After a narrow loss two years ago, Curt Steininger is running for city council again

by: PHOTO BY JEFF SPIEGEL - Curt Steininger has lived in Estacada since 2006 and he is married with five daughters.With five daughters age 15 months to 12 years, you would think Estacada’s Curt Steininger, 31, would have his hands full at home. With a passion for city government, however, Steininger has all of the energy and motivation he needs to get involved.

Steininger is one of three candidates running for three open city council positions that will appear on the November ballot.

Originally from Milwaukie, Steininger went to Rex Putnam High School, where he had a successful wrestling career. After two years at Clackamas Community College, he went to Pioneer Pacific College and earned his associate's degree in criminal justice.

After graduating, Steininger joined the National Guard in 2004 and has since become a full time federal technician at Camp Withycomb.

In 2006, Steininger and his family moved to Estacada as he quickly fell in love with everything that this area had to offer.

“We love Estacada; it’s a place where we want our kids to grow up and raise their families,” he said. “I want to see Estacada succeed and go further, I want to see it be that place because I have an invested interest.”

Since moving here, Steininger has served on the parks and recreation committee and the infrastructure committee, and has coached T-ball.

“I ran for city council in 2010 and did fairly well,” he said. “I came within 24 votes and got fourth place, but I did pretty well for having no name recognition.”

Unfazed by the narrow defeat two years ago, Steininger hopes his community involvement since 2010 will be the difference this time around.

“I decided I wanted to run again because I want to get involved more,” he said. “Now I have more name recognition so I could build upon that experience.”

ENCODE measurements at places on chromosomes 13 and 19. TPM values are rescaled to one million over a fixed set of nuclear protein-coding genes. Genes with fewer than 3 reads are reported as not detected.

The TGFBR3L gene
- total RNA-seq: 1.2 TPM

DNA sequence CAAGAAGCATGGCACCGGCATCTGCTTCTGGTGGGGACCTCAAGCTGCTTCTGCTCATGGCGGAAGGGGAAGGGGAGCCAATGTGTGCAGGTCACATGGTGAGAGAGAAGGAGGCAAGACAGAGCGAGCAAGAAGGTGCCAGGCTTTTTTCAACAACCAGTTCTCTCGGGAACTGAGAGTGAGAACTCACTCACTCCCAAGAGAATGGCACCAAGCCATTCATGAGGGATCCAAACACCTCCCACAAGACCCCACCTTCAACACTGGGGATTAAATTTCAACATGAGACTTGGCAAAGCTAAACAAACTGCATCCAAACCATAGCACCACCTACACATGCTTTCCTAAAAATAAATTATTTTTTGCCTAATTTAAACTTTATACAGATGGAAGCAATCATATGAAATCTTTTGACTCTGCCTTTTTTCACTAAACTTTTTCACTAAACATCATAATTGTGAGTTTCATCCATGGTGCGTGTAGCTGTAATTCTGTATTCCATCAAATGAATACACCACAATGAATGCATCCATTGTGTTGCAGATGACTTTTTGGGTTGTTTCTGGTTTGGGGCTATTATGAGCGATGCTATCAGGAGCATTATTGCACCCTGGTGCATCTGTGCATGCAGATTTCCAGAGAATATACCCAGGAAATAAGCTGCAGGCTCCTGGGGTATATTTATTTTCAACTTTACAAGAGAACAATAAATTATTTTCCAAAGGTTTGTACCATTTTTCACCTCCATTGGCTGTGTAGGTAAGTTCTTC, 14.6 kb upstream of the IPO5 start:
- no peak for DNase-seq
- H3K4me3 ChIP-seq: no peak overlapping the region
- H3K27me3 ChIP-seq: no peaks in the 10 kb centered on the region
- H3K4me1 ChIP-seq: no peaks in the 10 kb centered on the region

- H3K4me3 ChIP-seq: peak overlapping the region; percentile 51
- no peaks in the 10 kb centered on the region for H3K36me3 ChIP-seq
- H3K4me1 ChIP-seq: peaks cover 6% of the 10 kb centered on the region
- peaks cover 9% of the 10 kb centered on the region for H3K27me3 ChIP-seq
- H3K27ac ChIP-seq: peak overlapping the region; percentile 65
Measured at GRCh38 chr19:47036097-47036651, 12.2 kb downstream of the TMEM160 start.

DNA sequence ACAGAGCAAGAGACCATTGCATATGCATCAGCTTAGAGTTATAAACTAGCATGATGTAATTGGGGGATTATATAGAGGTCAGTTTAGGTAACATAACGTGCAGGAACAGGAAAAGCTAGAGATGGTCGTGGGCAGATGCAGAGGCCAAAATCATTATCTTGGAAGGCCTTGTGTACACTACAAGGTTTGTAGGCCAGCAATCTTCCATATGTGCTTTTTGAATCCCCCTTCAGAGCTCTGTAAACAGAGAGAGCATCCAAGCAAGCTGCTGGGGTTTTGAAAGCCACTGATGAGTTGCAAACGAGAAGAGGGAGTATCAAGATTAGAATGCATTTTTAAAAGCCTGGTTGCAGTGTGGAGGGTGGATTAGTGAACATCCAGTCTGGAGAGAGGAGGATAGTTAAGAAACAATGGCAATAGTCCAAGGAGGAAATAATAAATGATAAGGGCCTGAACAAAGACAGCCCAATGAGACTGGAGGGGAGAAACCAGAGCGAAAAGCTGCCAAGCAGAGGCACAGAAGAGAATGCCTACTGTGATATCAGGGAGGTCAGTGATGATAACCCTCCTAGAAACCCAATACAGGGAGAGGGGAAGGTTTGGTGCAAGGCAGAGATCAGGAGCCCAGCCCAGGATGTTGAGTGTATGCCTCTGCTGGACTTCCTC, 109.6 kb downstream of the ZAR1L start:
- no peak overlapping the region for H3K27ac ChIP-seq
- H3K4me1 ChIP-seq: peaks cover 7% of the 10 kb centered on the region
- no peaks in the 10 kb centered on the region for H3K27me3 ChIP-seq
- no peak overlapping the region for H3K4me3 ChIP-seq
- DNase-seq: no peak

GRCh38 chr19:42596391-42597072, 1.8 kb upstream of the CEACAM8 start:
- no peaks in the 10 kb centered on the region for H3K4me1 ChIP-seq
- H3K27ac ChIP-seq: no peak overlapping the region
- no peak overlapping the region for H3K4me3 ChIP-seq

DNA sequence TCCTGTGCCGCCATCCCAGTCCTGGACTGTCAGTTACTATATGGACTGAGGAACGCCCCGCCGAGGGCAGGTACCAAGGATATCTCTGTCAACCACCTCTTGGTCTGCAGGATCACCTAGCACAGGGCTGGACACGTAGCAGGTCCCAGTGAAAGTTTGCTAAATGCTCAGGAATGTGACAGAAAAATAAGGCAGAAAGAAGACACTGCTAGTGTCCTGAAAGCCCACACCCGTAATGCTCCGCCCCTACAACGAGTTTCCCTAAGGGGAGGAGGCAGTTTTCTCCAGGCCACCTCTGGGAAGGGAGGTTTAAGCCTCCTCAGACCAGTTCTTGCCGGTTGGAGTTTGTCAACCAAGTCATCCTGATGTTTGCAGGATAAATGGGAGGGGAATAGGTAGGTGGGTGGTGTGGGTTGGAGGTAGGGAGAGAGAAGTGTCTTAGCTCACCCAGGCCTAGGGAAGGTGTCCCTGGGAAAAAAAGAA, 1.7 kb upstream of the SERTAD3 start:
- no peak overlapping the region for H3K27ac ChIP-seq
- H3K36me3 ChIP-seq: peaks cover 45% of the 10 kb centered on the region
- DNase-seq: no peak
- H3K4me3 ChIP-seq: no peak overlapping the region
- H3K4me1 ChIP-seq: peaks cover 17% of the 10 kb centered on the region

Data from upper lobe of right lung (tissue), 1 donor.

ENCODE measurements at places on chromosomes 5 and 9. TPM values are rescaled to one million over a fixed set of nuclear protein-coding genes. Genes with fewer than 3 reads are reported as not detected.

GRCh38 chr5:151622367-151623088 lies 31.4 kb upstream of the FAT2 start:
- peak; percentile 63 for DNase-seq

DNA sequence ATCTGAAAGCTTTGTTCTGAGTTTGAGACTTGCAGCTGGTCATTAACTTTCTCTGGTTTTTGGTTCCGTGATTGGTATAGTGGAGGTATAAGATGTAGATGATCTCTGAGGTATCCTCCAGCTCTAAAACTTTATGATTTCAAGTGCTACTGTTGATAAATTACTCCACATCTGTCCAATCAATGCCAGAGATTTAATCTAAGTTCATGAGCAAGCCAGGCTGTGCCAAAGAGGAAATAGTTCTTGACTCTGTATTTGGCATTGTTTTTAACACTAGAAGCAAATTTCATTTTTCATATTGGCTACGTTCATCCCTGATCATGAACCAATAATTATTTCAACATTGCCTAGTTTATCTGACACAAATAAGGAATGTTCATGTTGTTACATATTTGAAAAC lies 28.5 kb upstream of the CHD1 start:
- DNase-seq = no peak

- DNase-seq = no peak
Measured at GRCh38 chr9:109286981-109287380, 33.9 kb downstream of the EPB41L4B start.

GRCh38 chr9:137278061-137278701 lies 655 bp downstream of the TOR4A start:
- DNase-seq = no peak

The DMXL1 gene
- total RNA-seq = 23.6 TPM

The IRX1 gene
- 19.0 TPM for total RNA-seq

At the top of Steininger’s to-do list is the issue that seems to be on everyone’s mind: local business.

As Estacada has done plenty of work to improve the appeal of its downtown commerce, empty buildings still plague downtown, and Steininger hopes that will change.

“Places like Sandy have thrived, while Estacada has stayed stagnant,” he said. “I’m tired of seeing all the surrounding communities get the business, so I want Estacada to go in another direction.

“I don’t think people are coming to Estacada for an art gallery; they’re coming for the gateway to the Clackamas. It’s the hunting and fishing and all of that in our backyard, and we need to capitalize on that.”

For Steininger, the number of times he has heard stories of businesses wanting to come to Estacada but failing to do so is beyond frustrating.

He mentioned the story of a glass company that wanted to bring 25 jobs to town, only to see local government move too slowly, losing the business to Hood River.

He also said he has heard Safeway has expressed interest in coming to town, only to find the interest wasn’t exactly mutual.

“I have done a lot of door knocking because I like to talk to people and see what they want, and people want another grocery store,” he said. “As a sole provider right now, we penny pinch, and I notice the price differences out here.”

In hopes of getting a grocery store and numerous other businesses to consider coming to Estacada, Steininger says Estacada needs to offer incentives and lower the barriers.

“We need to give them tax incentives or waive their service development charge,” he said. “Any business that sets up and develops has to pay a charge depending on the size of the property.”

Aside from jobs, Steininger is prepared to improve Estacada’s infrastructure and essential services, which he said is what government is there for.

“We have roads that need to be fixed, and our water lines are in bad shape,” he said. “We have put money into the skate park, which is great, but when our essential services are suffering, we shouldn’t be putting things into commodities; that shouldn’t be our top priority.”

With big dreams and goals for Estacada, Steininger has all of the motivation and energy to push for the change he thinks Estacada needs.

And he hopes his motivation and energy will bring about a different result this year than he experienced two years ago.

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